The AgenGraphe By Agenhor: The Most Significant Chronograph Since . . . Since The Invention Of The Chronograph (With Videos)
by Ian Skellern
Chronographs are the most popular wristwatch complication, and for many the most useful.
Since the invention and creation of the first chronograph by French horologist Louis Moinet in 1816 (see Discovery, Firsts, And The Louis Moinet Compteur De Tierces and History Rebooted: The Chronograph’s Inventor Is . . . Louis Moinet!), there have been quite a few well deservedly acclaimed chronographs, many inspiring near cult-like devotion.
However, as of today, all of these great chronographs have been rendered obsolete.
By all means keep your Datographs, El Primeros, Valjoux 7750s, Ref 5370Ps (sorry, Gary! See Why I Bought It: Patek Philippe Reference 5370P), Daytonas, and Speedmasters if your taste lies in now-outdated, near-future museum pieces.
With the AgenGraphe, Agenhor presents the future of chronographs.
Here are ten drawbacks of conventional automatic chronographs
Since the invention of the chronograph more than 200 years ago, very little has changed as even a cursory glance of the dial of Moinet’s Compteur de Tierces illustrates. Sure there have been mechanical tweaks here and there, better materials, and miniaturization. But not much else.
Chronographs have had the following drawbacks for more than 200 years:
1. Small subdial counters = poor legibility.
Because all chronograph movements pre-AgenGraphe have had a central pinion driving central hands, the chronograph counters have had to be small in diameter to fit inside the radius of the movement.
It should be noted that De Bethune was one of very few brands to address this issue with the MaxiChrono, which had five coaxial central hands, but the sheer number of hands displaying on the same axis caused its own legibility problems (see Two Very Different Chronographs Launch At Baselworld: Glashütte Original And De Bethune).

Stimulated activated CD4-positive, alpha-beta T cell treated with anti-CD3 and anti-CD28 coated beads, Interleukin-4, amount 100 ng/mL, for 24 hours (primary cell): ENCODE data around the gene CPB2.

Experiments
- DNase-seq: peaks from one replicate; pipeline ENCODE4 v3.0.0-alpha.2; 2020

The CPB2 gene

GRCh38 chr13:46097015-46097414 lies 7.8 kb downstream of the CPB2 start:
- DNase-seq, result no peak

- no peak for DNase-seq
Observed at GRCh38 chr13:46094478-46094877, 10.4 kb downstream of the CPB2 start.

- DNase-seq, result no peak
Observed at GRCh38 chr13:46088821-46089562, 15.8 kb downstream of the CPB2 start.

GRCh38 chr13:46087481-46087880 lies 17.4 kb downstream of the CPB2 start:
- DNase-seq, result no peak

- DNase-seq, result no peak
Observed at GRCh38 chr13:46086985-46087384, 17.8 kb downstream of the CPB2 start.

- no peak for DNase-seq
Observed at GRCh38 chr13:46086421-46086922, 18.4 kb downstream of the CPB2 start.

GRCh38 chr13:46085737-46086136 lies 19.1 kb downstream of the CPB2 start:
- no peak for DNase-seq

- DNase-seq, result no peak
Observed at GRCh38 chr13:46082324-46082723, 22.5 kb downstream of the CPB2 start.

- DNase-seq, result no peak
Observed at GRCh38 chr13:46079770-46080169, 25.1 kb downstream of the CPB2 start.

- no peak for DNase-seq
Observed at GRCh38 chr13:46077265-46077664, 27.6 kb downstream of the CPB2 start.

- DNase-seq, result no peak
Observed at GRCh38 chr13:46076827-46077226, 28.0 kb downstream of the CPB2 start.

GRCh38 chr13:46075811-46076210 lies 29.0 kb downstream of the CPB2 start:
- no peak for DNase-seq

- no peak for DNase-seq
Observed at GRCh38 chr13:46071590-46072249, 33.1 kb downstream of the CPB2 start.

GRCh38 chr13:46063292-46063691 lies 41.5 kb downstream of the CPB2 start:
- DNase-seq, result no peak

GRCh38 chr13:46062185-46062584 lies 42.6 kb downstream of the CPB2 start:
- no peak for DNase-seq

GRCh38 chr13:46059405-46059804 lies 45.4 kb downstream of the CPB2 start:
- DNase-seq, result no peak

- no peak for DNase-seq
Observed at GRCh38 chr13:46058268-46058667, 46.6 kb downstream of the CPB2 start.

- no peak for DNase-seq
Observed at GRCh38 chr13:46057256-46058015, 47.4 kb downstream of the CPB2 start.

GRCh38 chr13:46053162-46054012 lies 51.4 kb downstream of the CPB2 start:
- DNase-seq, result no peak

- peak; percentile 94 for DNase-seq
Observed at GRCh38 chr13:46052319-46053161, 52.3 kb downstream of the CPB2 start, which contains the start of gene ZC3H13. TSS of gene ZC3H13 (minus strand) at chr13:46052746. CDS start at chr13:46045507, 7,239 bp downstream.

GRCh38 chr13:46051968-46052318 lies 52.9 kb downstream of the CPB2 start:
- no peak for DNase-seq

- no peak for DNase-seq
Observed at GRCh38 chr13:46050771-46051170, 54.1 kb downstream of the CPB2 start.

2. Multiple dials = poor legibility.
Reading the elapsed time over multiple subdials – hours, minutes, and seconds for example − is not intuitive. We have the habit of reading these indications together around the same dial as we do on a standard three-handed watch.
And the fact that most chronographs have counters utilizing different-sized dials − large central seconds, for example, with minutes and hours on small subdials − makes it even harder to intuitively calculate the elapsed time.
3. Analogue minute indications = poor legibility.
On most traditional chronographs with small minute subdials it can be difficult to tell whether the minute has moved to the next minute or not when the chronograph second hand is near 12 o’clock.
Note: engaging a chronograph mechanism is like changing from neutral to engaging a gear in a manual transmission (stick shift) car: you need a clutch. In the case of a chronograph, the clutch is engaged by the pusher. The two most common types of chronograph clutches are named for the direction they move in when engaging − vertical and horizontal − and each has advantages and disadvantages.
It’s also worth noting that a column wheel is just a switching mechanism used to activate the clutch and has no bearing on whether the clutch is horizontal or vertical.
4. Horizontal clutch = stutter.
With a horizontal clutch, the toothed gear wheel turning the main second hand rotates horizontally to mesh with the gear turning the chronograph’s second hand. Because the main seconds’ gear is rotating and the chronograph seconds’ gear is stationary, the teeth in the two gears don’t always mesh smoothly. This causes the chronograph’s second hand to stutter slightly when it starts.